The building blocks of our Internet

From Media Types to MicroTypes

Note: some contents of this page were first published in blog.kollegorna.se

Has it ever happened to you that, when building an API based on a well-known Media Type, you suddenly realize that it would have been better if you could introduce a small change ? For instance, imagine that you build an API based on JSON:API spec, but you really want to have templated URIs on links.

Unfortunately you can’t do much about it. Your available options are:

  • breaking the Media Type: the last thing you want because you would break one of the REST’s constraints: self-descriptive messages. By breaking the Media Type that the client accepts, the client won’t understand your content, leading to undefined behavior.
  • creating a new Media Type: not a very easy option because creating a new Media Type is a lengthy, rigorous process and should generally be avoided. But it doesn’t make much sense either: creating a whole new Media Type just for a tiny change?
  • creating a profile using the RFC6906: saying that our API follows more specific constraints than our announced Media Type seems quite helpful. But is this really what we want to solve here?

Let’s go over each of these options in detail.

Breaking our announced Media Type

One of the main REST constraints is that representations are exchanged via self-descriptive messages*. *This means that the data of the response should follow the Media Type that the client requested and understands. Given that the client negotiated for that Media Type, it should be able to parse and understand any part of the response.

Interaction is stateless between requests, standard methods and Media Types are used to indicate semantics and exchange information, and responses explicitly indicate cacheability.

Roy Fielding

If our Media Type is weak for our needs (in terms of semantic capabilities) and we require functionality that the Media Type does not describe, or we just want to alter some semantics of our Media Type (like adding URI templates in JSON:API), then we need to define another Media Type which will describe the new semantics and wait until client(s) incorporate the new Media Type changes.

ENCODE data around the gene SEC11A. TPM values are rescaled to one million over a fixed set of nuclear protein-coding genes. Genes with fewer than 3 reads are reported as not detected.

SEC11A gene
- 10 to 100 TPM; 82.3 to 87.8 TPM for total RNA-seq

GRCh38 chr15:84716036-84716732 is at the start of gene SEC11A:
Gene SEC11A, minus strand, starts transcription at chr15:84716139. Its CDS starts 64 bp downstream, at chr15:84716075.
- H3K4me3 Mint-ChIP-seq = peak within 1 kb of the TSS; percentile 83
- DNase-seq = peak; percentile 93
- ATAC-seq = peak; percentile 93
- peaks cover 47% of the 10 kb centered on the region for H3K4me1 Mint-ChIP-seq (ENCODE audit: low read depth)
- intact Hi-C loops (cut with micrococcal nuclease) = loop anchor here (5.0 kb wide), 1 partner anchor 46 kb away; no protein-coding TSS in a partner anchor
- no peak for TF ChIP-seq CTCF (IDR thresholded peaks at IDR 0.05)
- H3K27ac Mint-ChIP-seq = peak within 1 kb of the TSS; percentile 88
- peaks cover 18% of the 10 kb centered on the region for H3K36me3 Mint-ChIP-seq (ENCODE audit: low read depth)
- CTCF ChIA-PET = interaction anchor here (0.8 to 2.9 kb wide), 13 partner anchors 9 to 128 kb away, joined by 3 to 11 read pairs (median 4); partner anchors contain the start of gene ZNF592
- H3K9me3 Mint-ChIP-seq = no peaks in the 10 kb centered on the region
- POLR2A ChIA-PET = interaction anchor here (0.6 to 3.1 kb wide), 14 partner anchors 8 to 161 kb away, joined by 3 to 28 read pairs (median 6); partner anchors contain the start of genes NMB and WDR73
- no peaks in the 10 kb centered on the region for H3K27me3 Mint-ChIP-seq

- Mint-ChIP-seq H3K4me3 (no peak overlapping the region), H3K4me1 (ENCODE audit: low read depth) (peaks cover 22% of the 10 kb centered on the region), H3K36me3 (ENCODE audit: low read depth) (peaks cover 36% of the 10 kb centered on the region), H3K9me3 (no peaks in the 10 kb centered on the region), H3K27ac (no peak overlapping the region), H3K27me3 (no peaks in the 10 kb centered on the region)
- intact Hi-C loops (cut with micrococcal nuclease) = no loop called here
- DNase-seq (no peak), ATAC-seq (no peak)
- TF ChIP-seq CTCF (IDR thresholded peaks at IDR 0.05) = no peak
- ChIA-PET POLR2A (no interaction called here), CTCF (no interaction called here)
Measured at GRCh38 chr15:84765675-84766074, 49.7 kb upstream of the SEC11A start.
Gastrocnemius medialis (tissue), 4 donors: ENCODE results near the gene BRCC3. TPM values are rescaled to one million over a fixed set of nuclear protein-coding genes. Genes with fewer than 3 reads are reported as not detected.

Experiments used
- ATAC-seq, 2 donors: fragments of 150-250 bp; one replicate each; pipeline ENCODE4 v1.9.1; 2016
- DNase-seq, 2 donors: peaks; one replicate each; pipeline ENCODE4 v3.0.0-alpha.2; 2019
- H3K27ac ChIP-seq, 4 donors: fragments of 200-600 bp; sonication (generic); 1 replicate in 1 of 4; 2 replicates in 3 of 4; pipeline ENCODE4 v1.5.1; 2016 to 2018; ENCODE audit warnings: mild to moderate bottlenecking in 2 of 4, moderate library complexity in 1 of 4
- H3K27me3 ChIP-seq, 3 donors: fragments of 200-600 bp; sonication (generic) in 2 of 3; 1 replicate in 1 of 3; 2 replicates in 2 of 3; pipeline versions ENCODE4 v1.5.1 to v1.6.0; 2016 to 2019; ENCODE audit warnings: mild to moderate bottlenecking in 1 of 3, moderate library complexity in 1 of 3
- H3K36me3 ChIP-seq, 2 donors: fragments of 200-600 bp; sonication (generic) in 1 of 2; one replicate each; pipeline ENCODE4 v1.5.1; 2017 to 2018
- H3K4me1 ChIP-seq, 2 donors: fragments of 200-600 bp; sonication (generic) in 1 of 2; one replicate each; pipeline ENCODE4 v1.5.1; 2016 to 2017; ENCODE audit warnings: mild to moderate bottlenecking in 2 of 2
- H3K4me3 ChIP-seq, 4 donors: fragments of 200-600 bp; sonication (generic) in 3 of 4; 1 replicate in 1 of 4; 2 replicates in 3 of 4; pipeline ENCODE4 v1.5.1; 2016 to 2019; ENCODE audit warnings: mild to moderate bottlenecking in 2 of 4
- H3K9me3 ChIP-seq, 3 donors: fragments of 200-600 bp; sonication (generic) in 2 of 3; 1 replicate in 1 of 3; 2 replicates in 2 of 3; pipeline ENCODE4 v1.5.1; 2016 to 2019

Breaking our Media Type’s semantics, or just extending them with new functionality, will have exactly the same result for the client: not self-descriptive messages that will require out-of-band information, like documentation, or will lead to undefined behavior. In any case, the result is quite counter productive for the machines and obviously that’s the worst option we could choose, yet it’s a popular one :/

Defining and publishing a new Media Type

Why not define a new Media Type, just as how our Internet architecture currently works ?

Well, although that’s technically correct, it leads to many side-effects and problems down the line. One of the the biggest obstacles of such solution is the fact that defining a whole new Media Type is quite tough. Moreover, in theory, when you override a Media Type spec, you need to publish your changes as a complete custom Media Type for humans to go through it and program their client accordingly. Of course, once the client is programmed, the same implementation can be reused for many different APIs that follow this new custom Media Type.